skip to Main Content

Divorce Petition (Form D8)

Applying for a divorce, dissolution or judicial separation can be a stressful and upsetting time. In this article, we provide information to help you understand what is included in a divorce petition (D8 form) to help you proceed with your divorce application as efficiently as possible.

How to apply for a divorce - D8 form guidance notes

Below we provide details of what is included in the D8 divorce form and the information you will need to provide about you and your partner in order to apply for a divorce with the courts.

What are the procedures to follow before filing for divorce?

If you would like to make an application for a divorce there are a number of steps you need to take in order to apply for a divorce. Applying for a divorce is also known as completing a divorce petition, and will require involvement from both you and your spouse. The application for a divorce, dissolution or (judicial) separation can be made using a D8 form.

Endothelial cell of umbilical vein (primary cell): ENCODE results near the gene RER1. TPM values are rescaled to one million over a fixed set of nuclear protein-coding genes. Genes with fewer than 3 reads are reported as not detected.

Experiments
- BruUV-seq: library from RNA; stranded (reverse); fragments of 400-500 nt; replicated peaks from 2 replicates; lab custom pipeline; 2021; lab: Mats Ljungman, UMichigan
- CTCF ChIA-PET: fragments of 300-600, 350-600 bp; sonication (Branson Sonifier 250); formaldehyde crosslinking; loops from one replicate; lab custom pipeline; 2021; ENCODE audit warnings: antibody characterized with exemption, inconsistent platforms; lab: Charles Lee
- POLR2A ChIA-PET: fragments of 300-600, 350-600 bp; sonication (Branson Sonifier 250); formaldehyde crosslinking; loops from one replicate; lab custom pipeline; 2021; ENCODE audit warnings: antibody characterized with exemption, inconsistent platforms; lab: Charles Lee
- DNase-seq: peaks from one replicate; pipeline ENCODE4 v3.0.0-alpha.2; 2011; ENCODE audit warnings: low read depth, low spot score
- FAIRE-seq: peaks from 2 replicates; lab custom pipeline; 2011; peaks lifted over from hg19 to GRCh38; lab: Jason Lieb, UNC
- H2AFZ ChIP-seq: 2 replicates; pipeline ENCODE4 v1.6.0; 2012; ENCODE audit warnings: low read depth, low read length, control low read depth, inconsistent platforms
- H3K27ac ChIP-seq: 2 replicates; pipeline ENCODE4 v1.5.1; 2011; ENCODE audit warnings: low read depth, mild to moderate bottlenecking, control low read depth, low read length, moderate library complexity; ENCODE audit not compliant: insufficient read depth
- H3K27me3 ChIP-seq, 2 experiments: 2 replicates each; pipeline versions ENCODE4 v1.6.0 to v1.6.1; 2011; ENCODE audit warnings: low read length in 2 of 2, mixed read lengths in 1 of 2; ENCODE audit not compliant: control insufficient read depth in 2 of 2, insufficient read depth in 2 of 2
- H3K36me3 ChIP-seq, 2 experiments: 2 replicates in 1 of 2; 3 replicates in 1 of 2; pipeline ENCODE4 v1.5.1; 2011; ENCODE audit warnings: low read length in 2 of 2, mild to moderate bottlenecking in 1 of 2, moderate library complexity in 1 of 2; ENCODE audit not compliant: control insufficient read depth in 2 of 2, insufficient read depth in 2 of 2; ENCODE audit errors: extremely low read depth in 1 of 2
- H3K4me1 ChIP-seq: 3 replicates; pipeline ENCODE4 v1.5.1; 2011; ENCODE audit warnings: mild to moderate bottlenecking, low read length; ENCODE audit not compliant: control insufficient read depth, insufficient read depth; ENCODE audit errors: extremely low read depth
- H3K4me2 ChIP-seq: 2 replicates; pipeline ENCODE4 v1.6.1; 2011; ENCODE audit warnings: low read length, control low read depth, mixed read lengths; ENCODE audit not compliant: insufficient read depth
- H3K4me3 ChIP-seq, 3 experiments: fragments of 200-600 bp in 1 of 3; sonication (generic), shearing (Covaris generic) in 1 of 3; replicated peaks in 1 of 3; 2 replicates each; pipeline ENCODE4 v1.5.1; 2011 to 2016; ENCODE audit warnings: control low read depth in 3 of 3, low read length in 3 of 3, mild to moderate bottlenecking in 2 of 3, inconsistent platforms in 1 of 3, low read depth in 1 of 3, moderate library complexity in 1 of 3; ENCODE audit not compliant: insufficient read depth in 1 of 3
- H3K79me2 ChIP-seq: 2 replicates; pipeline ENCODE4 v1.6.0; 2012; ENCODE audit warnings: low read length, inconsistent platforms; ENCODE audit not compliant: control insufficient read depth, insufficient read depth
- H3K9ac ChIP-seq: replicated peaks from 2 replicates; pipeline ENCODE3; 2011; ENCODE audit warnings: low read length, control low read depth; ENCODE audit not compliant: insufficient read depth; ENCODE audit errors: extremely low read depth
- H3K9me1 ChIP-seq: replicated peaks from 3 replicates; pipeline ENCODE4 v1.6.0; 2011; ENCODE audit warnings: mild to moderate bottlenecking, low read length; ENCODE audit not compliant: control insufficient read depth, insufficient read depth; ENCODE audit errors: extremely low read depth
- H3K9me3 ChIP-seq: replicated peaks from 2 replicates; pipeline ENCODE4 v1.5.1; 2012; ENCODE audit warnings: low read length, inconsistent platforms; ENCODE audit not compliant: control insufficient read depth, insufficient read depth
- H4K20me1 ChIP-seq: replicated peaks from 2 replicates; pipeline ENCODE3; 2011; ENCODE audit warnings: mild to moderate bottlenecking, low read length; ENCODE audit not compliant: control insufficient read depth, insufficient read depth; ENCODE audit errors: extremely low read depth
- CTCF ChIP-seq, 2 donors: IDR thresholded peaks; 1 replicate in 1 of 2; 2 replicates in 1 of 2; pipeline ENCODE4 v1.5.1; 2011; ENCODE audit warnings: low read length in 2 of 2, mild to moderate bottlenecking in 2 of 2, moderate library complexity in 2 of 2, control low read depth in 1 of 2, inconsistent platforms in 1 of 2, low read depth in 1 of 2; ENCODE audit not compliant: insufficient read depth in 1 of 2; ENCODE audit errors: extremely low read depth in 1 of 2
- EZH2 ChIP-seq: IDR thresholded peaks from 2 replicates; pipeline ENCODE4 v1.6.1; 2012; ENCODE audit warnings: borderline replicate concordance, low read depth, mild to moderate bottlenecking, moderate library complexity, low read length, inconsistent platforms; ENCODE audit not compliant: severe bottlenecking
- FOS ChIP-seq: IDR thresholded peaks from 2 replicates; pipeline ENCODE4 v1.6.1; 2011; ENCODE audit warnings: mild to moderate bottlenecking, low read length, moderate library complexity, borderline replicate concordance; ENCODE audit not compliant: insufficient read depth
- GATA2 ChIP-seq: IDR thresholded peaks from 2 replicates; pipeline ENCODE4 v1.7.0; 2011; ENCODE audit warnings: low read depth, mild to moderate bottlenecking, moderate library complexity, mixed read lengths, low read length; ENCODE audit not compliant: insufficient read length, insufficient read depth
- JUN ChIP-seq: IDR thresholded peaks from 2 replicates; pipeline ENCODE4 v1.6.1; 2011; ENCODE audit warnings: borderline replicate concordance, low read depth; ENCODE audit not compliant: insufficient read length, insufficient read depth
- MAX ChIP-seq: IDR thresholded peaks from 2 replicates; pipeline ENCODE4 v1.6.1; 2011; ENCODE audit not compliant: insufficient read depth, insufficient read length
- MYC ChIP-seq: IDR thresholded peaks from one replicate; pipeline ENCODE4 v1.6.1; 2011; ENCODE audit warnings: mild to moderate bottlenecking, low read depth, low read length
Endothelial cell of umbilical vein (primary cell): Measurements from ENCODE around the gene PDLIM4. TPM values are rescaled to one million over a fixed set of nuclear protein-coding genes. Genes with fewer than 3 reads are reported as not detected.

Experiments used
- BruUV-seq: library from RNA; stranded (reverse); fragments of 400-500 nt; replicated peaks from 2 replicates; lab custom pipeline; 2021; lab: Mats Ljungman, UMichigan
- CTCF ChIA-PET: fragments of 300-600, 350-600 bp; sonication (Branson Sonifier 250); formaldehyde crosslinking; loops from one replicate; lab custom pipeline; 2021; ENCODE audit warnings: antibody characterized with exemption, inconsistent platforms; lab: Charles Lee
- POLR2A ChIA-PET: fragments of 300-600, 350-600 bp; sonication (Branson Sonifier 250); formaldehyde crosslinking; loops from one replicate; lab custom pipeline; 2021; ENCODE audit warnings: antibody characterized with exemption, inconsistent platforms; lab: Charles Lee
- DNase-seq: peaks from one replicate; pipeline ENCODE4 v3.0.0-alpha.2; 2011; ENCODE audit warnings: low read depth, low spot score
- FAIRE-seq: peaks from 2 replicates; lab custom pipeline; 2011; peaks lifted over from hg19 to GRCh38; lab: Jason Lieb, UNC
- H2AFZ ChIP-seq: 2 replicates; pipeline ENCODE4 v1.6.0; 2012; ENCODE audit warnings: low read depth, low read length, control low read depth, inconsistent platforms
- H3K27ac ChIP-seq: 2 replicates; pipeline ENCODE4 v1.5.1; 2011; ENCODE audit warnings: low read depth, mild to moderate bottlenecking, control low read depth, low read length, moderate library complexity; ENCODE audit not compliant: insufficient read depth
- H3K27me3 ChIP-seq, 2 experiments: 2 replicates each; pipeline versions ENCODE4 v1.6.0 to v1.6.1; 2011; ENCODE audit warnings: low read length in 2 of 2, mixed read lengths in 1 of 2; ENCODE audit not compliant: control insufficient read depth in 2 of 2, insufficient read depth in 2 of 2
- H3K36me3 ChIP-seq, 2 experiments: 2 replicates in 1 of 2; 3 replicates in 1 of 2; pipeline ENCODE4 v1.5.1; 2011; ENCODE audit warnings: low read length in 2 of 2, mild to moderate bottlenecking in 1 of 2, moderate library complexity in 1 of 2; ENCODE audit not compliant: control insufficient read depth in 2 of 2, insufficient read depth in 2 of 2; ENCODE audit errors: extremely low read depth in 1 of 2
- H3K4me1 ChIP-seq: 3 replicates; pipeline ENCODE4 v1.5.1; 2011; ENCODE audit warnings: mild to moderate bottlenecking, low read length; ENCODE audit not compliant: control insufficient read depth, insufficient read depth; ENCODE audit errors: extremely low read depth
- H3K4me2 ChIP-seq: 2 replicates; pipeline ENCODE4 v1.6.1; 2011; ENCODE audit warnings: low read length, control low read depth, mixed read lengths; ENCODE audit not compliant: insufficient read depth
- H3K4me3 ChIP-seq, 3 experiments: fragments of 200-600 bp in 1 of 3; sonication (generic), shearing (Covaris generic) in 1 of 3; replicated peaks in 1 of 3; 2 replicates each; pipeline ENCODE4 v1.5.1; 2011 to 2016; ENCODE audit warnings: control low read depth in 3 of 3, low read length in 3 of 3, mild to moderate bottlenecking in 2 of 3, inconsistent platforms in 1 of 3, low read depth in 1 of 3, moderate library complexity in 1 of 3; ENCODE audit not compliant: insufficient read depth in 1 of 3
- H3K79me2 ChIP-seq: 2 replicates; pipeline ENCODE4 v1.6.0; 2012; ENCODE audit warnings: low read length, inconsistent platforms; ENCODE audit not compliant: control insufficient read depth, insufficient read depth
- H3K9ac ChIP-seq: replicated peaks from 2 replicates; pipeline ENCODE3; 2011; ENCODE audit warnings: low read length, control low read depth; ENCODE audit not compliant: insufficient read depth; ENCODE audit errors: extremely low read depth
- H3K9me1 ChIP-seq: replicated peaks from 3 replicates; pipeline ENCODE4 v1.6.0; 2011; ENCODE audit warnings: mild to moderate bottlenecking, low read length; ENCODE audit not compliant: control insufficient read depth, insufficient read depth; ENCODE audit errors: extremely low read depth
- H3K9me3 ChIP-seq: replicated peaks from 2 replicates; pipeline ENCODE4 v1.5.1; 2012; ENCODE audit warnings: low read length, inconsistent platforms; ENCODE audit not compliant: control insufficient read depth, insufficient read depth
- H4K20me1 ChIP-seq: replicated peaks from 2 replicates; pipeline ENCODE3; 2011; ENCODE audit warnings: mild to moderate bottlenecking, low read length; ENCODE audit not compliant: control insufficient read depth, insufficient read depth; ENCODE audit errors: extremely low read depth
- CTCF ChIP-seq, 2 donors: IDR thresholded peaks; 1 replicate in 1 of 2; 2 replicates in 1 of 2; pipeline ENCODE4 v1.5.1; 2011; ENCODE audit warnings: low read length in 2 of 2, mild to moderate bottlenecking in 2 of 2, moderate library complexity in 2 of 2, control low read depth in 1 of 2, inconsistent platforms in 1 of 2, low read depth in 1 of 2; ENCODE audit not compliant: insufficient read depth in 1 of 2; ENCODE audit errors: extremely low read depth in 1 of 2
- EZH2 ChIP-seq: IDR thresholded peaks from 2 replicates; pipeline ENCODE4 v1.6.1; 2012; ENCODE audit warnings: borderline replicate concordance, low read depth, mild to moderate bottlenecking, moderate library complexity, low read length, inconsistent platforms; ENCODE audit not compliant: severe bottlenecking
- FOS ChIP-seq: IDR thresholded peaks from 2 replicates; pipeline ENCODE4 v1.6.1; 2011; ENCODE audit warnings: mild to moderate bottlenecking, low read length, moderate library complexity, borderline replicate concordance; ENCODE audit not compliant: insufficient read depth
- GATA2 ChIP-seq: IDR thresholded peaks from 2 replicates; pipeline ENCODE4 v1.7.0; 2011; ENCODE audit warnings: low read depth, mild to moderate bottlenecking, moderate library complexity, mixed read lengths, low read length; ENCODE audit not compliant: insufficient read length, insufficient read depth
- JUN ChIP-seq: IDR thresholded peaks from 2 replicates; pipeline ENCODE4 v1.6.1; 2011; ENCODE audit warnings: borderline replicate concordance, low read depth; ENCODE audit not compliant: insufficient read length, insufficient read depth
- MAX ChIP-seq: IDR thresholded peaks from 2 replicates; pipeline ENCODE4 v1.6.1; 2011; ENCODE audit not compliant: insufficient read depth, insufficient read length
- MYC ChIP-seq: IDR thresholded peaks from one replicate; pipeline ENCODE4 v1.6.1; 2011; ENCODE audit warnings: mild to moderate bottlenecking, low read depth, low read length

Speak to a divorce lawyer if you are unsure of what to do.

What is a D8 divorce form?

A D8 form is the divorce petition which is the application form that you need to complete to apply for a divorce.  This document confirms who the parties to the marriage are and what fact is being relied upon in order to establish the ground for divorce.  There is only one ground for divorce, which is the irretrievable breakdown of the marriage.  However, there are currently five facts to choose from in order to prove that the marriage has broken down – unreasonable behaviour, adultery, two years separation with consent, 5 years separation or desertion.

A D8 divorce application form requires you to provide certain information about yourself, your spouse and your marriage in order to proceed with a divorce. You will need to give details of yourself and your partner, such as current addresses, in order to progress your divorce to the next stage.

Where do I get a D8 divorce form from?

You can speak to a solicitor who will help you complete the form, apply for a divorce online, or download a D8 form from the gov.uk website.